In the 40 days since the TIDE and TAG initiatives were launched on Aug. 15, there have been three murders in Trenton, a 57-percent reduction from the seven murders recorded in the 40-day period immediately preceding the launch of TIDE and TAG. The last murder in Trenton occurred on Aug. 29. In addition, the number of victims of non-fatal shootings is down significantly. There have been 10 people hit in non-fatal shootings since Aug. 15, a 47-percent reduction from the 19 non-fatal shootings recorded in the 40-day period immediately prior to Aug. 15.

In addition to the announcement about continued TIDE deployments and TAG prosecutions, Hoffman announced that the Attorney General’s Office will be providing $1.1 million over the next three years to fund the new Trenton Violence Reduction Strategy. This strategy, developed through a collaboration involving the Attorney General’s Office, the Trenton Police Department, The College of New Jersey and Rutgers University-Camden, is a multi-disciplinary program that will offer repeat offenders and those at risk of becoming involved in gangs a stark choice: prison or a way out.

The TVRS strategy takes a holistic approach to assisting those individuals and their families by deploying social services and outreach workers into neighborhoods experiencing high levels of criminal activity. The strategy will offer needed counseling, job training, and other aid as an alternative for young people who might otherwise engage in criminal activity, while maintaining a firm message of deterrence through the unified effort of federal, state and local law enforcement for those who refuse to change their behavior.

“TVRS tells chronic offenders, ‘If you continue down this road, we are going to arrest you, bring you up on charges, and put you in prison for a long time,’” said Assistant Professor Louis Tuthill of Rutgers-Camden. “But we don’t want to do that; we want to figure out how to get these individuals to stop engaging in crime. We are going to help them and their families turn their lives around by focusing social services on them, and helping them to get out of the cycle of violence.”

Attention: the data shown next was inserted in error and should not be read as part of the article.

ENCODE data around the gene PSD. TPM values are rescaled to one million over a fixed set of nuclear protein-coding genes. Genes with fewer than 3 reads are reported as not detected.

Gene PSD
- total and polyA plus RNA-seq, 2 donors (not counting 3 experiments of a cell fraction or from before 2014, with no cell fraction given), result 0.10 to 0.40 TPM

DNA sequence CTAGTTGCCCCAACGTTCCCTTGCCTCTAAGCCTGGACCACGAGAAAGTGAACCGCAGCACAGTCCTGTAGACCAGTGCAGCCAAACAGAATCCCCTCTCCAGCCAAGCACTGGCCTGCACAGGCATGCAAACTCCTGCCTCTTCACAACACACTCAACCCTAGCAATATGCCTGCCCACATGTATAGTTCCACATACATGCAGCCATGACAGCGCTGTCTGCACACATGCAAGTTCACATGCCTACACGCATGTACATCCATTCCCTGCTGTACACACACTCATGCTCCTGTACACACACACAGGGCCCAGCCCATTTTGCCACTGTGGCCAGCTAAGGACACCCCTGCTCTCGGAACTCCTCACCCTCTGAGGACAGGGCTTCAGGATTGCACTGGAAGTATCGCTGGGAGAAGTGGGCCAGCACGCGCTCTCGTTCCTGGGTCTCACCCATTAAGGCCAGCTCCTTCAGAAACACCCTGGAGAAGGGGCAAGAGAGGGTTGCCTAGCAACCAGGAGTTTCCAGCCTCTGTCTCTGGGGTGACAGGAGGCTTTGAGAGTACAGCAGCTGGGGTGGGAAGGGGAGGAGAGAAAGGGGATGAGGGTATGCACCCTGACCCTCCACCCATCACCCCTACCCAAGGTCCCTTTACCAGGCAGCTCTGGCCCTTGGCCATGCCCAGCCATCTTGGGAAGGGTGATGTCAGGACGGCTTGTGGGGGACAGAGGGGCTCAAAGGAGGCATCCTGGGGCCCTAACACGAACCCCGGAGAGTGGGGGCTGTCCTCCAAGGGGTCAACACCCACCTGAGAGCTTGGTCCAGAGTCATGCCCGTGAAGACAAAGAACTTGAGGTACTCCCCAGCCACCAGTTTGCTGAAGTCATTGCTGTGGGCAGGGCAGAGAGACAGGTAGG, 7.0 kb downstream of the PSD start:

TVRS also will emphasize Law Enforcement through Environmental Design, or “LEED,” a locally-led effort to target-harden areas of high risk through things like improved lighting, strategic patrols, closed-circuit cameras and shot spotters. LEED also utilizes regulatory authority to go after businesses that attract criminal activity and become nuisances in the community. The State Division of Alcoholic Beverage Control and the Trenton Department of Public Works have already commenced such efforts under the TIDE initiative.
A signature element of TVRS is its emphasis on local leadership, with Director Rivera overseeing the overall effort, which will include significant resources and effort by The College of New Jersey, which will be responsible for hiring and managing the social workers, outreach workers, volunteer efforts and research that will be conducted as part of TVRS.

“It is part of the College’s mission to help sustain and advance the communities in which we live — education and service are not mutually exclusive; we can and will help to the best of our ability,” said President R. Barbara Gitenstein of The College of New Jersey.

TVRS is built on evidence-based models such as Ceasefire and Project Safe Neighborhoods that have proven successful in other parts of the country, but has been tailored, based on an analysis of crime trends, to meet the specific needs of Trenton. The program will be run by a full-time coordinator and part-time director who will report to Director Rivera and the Attorney General.
Some of the TVRS services are being put out for competitive bidding that is open to any eligible person or organization. For those who wish to formally apply to be part of TVRS, information is available on The College of New Jersey’s website: Proposals are being accepted for the next two weeks.

Acting Attorney General Hoffman commended Assistant Provost Patrick Donohue of The College of New Jersey, Assistant Professor Louis Tuthill of Rutgers-Camden, and Detective Alexis Durlacher of the Trenton Police Department for their leadership in developing the Trenton Violence Reduction Strategy.